Under the Hood

What 'A Beautiful Mind' Got Wrong: Higher Intelligence May Reduce, Not Up, Schizophrenia Risk

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Can a high IQ protect the mind from mental illnesses? Photo courtesy of Shutterstock

Perhaps the best way to predict whether or not an individual will develop schizophrenia is not a psychiatric analysis but rather an IQ test. A recent study found evidence to suggest that a person's IQ level is the biggest predictor of schizophrenia in those with a genetic predisposition. However, unlike the Hollywood blockbuster A Beautiful Mind, where the lead character was both a genius and schizophrenic, researchers believe that those with a lower IQ are actually at greater risk for the condition.

The study involved 1,204,983 Swedish males who were born between 1951 and 1975. The men’s IQ was assessed at the ages of 18 to 20 years old, and it’s these numbers that were used for the study. As reported by Medical News Today, the team used Cox proportional hazard models, a type of statistical technique, to calculate how IQ influences schizophrenia risk among the general population and among close relatives.

Results showed a clear correlation between IQ and schizophrenia.

"What really predicted risk for schizophrenia is how much you deviate from the predicted IQ that we get from your relatives," explained lead researcher, Dr. Kenneth S. Kendler, MNT reported. If you're quite a bit lower, that carries a high risk for schizophrenia. Not achieving the IQ that you should have based on your genetic constitution and family background seems to most strongly predispose for schizophrenia."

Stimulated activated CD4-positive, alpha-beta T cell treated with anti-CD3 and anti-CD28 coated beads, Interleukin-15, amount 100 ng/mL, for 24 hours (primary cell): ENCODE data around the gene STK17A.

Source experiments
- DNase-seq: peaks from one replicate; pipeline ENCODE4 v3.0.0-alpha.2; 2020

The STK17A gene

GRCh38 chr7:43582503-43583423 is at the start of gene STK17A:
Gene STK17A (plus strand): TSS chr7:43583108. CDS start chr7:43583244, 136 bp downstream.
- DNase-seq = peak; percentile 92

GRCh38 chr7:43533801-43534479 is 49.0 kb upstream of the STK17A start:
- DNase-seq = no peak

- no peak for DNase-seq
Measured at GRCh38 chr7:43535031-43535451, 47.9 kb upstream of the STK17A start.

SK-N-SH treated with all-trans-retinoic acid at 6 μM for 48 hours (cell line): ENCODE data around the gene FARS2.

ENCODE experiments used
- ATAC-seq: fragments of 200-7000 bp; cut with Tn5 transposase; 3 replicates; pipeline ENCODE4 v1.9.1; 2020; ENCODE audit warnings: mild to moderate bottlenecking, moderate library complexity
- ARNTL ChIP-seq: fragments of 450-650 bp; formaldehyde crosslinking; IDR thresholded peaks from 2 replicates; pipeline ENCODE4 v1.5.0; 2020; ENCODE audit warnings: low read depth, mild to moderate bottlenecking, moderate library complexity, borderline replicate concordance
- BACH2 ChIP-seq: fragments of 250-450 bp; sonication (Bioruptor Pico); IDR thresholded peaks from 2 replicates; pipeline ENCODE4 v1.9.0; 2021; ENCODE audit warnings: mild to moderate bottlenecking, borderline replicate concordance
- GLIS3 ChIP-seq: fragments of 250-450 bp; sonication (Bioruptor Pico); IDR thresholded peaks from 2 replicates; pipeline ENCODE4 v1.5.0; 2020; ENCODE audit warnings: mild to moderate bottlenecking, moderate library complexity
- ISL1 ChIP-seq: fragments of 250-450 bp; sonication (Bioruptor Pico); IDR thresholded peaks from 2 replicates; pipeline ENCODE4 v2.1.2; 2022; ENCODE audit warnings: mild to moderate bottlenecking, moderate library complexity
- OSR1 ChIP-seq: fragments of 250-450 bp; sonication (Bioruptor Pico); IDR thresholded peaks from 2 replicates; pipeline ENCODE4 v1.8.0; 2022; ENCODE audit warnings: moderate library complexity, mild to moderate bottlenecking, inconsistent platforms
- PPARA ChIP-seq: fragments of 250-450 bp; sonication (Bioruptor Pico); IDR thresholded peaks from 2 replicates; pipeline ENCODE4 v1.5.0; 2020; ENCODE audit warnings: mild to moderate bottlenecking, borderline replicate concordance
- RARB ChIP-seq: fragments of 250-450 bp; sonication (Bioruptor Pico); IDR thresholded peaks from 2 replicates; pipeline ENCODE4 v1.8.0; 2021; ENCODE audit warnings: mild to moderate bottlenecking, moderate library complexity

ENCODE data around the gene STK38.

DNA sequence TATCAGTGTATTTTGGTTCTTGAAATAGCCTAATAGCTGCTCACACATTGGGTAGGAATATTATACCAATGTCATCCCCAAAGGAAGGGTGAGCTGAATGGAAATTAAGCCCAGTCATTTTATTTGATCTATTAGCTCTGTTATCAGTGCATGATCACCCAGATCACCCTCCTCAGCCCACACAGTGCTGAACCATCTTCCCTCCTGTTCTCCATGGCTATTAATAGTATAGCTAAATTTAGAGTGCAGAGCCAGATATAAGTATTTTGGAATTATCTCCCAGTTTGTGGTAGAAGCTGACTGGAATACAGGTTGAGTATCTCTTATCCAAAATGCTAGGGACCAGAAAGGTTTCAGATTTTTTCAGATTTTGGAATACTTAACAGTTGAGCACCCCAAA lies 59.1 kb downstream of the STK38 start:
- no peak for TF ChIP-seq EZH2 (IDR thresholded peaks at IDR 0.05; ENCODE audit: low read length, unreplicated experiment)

To clarify, simply having a low IQ does not predispose a person for schizophrenia. It’s only when this IQ is factored in with a family history. Also, it was not exactly a low IQ that seemed to dictate if you would develop schizophrenia, but rather if you did not achieve the IQ that was in your genes. The life events or reasons a person possesses a lower intelligence, researchers believe, create the link between schizophrenia and IQ, not simply because a person has a low IQ.  

Human intelligence is a rather complex concept to explain. Although those with higher IQ tend to score better on standardized tests, this is not the best way to measure intelligence. According to Encyclopedia Britannica, intelligence consists of a person’s ability to learn from experiences, adapt to new situations, understand and handle abstract concepts, and use knowledge to manipulate his environment.

Intelligence is a largely inherited trait, but there are many factors that influence whether or not a child’s optimal intelligence will be reached. Think of intelligence in comparison to height. A child’s genes may indicate he will grow to be 6 feet tall, but if he does not receive proper nutrition or experiences a serious illness, he may never reach this height.

Thus is the same with intelligence. Factors such as a child’s environment, whether or not he is exposed to drugs, or even a traumatic experience, may make it more difficult for the child to reach his optimal IQ, predicted by his genes. According to Kendler, these non-genetic factors, which also contribute to intelligence, may be the cause for the link between lower IQ and higher risk of schizophrenia.

This study presents an interesting theory, but more research is needed to thoroughly understand the unclear link between IQ and mental health. Schizophrenia is a largely debilitating mental health condition affecting an estimated 2.4 million adults in the U.S. Researchers hope that by understanding its exact causes, they may develop more effective treatments.

Source: Kendler KS, Ohlsson J, Sundquist J, Sundquist K. IQ and Schizophrenia in a Swedish National Sample: Their Causal Relationship and the Interaction of IQ With Genetic Risk. The American Journal of Psychiatry. 2014.

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